Napoleon, Duggan face off
Money and name ID win in primary
By A. Jones
Special to the Michigan Citizen
DETROIT — Mayoral candidate Mike Duggan, spending about $56 per vote, won the top spot in Detroit’s mayoral primary Aug. 6. He beat out 13 candidates including Wayne County Sheriff Benny Napoleon, city attorney Krystal Crittendon and Tom Barrow, CPA.
Duggan won leading an unprecedented and historic write-in campaign. Incumbent councilmembers Saunteel Jenkins, James Tate, Andre Spivey and Brenda Jones were also top vote getters, as was incumbent Clerk Janice Winfrey. Name identification helped George Cushingberry, Gabe Leland and Andre Spivey make it through.
Money and name recognition won out on Tuesday, say political observers. The results of this election have many geared up for November.
“I think (Mike) Duggan reached his peak. Having said that, if (Napoleon) doesn’t change his campaign agenda — get more aggressive and talk about what people want — he won’t win,” says longtime political observer Adolph Mongo. “If he turns into the (Napoleon) I know from the gang squad, under Coleman Young, he can (be mayor).”
Brandon Jessup, political consultant and campaign manager for Lisa Howze, who lost her primary bid for mayor, says this is just the beginning.
Jessup says a primary defines a candidate’s political base and supporters.
“This is a two person race now. As much as the mainstream media painted this as a two person race, now it really is,” says Jessup who also believes Napoleon must build coalitions and improve voter turnout. “Benny Napoleon is in a very strong position. He has a majority of the grassroots support and a lot of endorsements, but he has to diversify his fundraising streams.”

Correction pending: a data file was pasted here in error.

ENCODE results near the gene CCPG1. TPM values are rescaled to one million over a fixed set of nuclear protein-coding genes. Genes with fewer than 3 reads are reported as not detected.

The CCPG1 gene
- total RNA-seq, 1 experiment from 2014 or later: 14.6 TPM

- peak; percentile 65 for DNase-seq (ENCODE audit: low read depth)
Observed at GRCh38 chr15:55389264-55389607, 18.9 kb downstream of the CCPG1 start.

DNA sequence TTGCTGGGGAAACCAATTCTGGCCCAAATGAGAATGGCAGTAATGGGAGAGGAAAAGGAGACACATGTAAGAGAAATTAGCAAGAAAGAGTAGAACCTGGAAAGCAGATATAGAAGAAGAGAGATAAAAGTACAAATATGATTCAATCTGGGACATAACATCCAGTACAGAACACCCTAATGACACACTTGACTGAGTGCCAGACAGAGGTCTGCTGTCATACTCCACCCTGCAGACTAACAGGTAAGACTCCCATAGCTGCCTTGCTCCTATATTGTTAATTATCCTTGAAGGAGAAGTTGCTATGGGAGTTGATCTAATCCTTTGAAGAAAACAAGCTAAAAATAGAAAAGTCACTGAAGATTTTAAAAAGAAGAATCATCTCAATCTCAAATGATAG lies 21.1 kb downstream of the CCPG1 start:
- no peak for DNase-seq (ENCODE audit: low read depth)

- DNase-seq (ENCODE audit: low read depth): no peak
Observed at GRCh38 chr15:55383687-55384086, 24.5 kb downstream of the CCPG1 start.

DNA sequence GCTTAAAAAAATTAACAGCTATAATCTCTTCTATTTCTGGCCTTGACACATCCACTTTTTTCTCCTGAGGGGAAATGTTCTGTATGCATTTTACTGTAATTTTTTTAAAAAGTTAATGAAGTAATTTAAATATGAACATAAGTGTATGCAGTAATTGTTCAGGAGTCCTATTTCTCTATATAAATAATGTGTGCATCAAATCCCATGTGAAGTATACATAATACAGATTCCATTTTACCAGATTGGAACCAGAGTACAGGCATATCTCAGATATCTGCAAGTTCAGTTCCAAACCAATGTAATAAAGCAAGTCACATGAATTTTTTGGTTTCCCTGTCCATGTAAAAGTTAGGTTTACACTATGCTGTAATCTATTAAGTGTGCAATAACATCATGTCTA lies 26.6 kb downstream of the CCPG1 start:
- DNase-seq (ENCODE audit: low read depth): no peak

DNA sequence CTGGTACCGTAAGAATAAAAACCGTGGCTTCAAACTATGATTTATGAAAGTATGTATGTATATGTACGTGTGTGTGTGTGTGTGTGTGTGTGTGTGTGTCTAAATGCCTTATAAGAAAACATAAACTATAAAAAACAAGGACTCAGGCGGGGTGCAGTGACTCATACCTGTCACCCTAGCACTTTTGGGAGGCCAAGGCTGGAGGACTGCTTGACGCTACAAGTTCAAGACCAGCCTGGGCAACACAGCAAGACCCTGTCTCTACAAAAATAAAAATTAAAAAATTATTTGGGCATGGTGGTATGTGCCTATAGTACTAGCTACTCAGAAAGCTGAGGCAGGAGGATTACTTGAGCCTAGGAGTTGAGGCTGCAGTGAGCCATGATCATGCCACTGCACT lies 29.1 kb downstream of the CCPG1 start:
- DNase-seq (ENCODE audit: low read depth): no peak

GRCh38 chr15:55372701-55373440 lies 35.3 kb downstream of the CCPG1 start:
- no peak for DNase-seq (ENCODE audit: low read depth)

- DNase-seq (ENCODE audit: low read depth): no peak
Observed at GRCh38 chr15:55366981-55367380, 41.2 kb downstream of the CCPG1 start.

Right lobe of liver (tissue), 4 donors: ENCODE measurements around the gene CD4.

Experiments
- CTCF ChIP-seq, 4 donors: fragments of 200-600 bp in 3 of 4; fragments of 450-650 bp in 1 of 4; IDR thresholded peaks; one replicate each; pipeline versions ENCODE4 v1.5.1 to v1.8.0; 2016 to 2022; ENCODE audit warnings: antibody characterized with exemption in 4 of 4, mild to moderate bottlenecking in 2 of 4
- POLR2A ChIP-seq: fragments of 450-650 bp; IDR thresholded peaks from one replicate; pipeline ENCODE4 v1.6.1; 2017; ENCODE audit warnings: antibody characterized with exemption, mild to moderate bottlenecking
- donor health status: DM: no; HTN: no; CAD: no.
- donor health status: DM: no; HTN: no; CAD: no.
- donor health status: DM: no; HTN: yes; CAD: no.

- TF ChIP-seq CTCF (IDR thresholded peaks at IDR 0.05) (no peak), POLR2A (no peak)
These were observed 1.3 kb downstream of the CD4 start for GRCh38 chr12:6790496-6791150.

Duggan raised more money than any other candidate — $2.5 million in total.
“Money talks,” says Detroit political oberver Steve Hood. “Duggan spent a boatload of money real wisely and educated Detroit on how to do a write-in and got a platform out, but money is the mother’s milk of politics and that was flowing.”
Yet, Hood believes for Duggan to win in the general election, he must legitimize himself among African Americans.
He says Duggan needs a plan for the neighborhoods.
“If he can turn that around, he sends a major message — it is not about white people controlling Detroit. He has got to be able to nip race war 2013 before it starts.”
All the observers say race will play a role in this campaign. Yet, Jessup believes Detroit must stay focused on public policy. Emergency management and the announcement of the bankruptcy had a chilling effect on turnout and the results.
“We have to stay focused on the issues at hand. The city is in bankruptcy and democracy is under attack,” says Jessup. “We are dealing with people who are imposing leadership on this city.”
Jessup pointed out the fact that nearly 6,000 people, as much as the third highest vote getter, Crittendon, wrote in a candidate other than Duggan. He believes voters are “disillusioned and disappointed” in the electoral process.
“We need to take a serious look at yesterday’s turnout. The city did not speak. You are looking at a city that is politically gutted, and I don’t think we should treat a write-in candidate’s win — we only had 17 percent turnout — as a commitment to changing things.”